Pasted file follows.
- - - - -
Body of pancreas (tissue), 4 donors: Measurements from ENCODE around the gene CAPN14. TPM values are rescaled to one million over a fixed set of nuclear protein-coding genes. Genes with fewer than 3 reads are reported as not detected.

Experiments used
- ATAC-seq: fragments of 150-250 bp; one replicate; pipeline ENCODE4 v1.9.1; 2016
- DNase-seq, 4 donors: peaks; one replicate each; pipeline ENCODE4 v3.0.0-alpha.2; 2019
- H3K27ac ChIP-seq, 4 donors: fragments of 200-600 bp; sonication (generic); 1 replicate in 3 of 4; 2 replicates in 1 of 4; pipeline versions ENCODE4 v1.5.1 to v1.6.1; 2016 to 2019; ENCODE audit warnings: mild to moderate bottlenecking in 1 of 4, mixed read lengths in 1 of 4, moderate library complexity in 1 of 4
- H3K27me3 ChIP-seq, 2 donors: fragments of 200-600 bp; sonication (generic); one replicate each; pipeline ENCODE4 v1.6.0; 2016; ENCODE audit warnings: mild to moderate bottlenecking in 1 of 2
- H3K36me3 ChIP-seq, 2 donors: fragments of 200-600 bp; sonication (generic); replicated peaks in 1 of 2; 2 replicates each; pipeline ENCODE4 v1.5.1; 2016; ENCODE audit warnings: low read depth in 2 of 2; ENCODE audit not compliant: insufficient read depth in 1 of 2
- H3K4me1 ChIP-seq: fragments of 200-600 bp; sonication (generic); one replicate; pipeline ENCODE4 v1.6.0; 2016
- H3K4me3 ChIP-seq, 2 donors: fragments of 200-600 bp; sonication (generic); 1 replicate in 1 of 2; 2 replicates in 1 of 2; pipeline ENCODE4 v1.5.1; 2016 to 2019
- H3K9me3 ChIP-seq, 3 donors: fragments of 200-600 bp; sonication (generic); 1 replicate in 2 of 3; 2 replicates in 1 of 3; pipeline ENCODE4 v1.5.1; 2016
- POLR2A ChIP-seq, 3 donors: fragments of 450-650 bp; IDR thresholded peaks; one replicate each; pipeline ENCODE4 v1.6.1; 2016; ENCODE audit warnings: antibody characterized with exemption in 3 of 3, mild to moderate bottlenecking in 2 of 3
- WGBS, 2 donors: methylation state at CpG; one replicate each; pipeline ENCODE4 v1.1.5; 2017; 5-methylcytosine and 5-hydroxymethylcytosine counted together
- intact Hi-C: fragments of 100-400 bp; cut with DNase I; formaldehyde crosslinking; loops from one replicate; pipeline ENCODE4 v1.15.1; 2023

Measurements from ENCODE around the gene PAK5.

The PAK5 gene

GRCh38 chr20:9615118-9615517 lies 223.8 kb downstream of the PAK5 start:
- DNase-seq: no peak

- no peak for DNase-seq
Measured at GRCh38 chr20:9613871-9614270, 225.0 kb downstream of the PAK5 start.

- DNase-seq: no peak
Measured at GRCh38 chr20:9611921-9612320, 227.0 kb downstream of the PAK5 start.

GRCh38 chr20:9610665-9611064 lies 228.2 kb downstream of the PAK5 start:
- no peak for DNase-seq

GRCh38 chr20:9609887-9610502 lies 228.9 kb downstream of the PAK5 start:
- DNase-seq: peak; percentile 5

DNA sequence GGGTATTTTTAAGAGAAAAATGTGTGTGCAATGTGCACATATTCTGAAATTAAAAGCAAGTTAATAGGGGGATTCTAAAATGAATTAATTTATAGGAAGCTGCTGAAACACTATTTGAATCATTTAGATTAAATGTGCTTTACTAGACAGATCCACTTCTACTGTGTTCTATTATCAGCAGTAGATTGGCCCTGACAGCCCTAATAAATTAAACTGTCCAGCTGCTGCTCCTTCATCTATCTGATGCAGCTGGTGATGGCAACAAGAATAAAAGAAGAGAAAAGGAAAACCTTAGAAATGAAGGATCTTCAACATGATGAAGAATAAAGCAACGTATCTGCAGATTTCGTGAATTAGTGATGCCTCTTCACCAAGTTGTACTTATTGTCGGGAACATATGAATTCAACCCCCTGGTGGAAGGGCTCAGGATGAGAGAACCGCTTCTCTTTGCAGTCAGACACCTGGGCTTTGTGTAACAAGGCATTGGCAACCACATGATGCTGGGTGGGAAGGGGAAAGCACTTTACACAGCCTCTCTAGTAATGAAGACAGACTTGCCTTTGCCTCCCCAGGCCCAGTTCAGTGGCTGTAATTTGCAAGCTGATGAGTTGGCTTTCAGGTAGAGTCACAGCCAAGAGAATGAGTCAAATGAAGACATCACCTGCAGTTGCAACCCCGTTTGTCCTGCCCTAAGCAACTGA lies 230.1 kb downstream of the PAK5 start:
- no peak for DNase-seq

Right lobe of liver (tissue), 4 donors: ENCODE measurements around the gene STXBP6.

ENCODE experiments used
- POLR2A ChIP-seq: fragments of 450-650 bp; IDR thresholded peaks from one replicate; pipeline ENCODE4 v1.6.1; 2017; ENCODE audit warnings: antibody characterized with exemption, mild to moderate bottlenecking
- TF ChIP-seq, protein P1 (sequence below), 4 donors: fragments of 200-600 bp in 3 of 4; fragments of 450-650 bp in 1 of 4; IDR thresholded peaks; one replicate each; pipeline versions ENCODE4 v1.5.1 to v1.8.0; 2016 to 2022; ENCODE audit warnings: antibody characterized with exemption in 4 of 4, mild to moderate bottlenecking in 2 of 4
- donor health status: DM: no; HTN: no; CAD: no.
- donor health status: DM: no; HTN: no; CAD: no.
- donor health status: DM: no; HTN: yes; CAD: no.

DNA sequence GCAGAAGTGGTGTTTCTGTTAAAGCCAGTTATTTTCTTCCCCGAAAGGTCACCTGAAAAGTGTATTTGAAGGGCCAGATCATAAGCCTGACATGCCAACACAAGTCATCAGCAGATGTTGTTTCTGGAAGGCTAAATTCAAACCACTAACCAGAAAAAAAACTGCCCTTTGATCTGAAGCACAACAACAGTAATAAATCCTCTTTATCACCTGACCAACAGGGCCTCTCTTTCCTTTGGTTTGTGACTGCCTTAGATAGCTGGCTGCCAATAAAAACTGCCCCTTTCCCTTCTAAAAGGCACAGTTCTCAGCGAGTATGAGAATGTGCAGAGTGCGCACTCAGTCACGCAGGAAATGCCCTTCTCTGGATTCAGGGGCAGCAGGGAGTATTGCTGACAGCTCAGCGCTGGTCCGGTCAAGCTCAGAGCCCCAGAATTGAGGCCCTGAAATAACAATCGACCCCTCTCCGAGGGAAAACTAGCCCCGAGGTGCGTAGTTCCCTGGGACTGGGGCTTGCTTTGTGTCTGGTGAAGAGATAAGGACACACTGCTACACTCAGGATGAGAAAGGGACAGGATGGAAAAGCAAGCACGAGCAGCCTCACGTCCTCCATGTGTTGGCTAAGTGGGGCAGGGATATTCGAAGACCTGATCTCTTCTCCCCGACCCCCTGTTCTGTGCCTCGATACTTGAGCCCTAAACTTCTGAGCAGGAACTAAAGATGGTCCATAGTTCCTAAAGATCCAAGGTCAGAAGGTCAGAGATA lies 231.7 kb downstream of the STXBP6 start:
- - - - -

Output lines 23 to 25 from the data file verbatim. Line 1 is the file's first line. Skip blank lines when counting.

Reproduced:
- no peak for DNase-seq

GRCh38 chr20:9609887-9610502 lies 228.9 kb downstream of the PAK5 start:
- DNase-seq: peak; percentile 5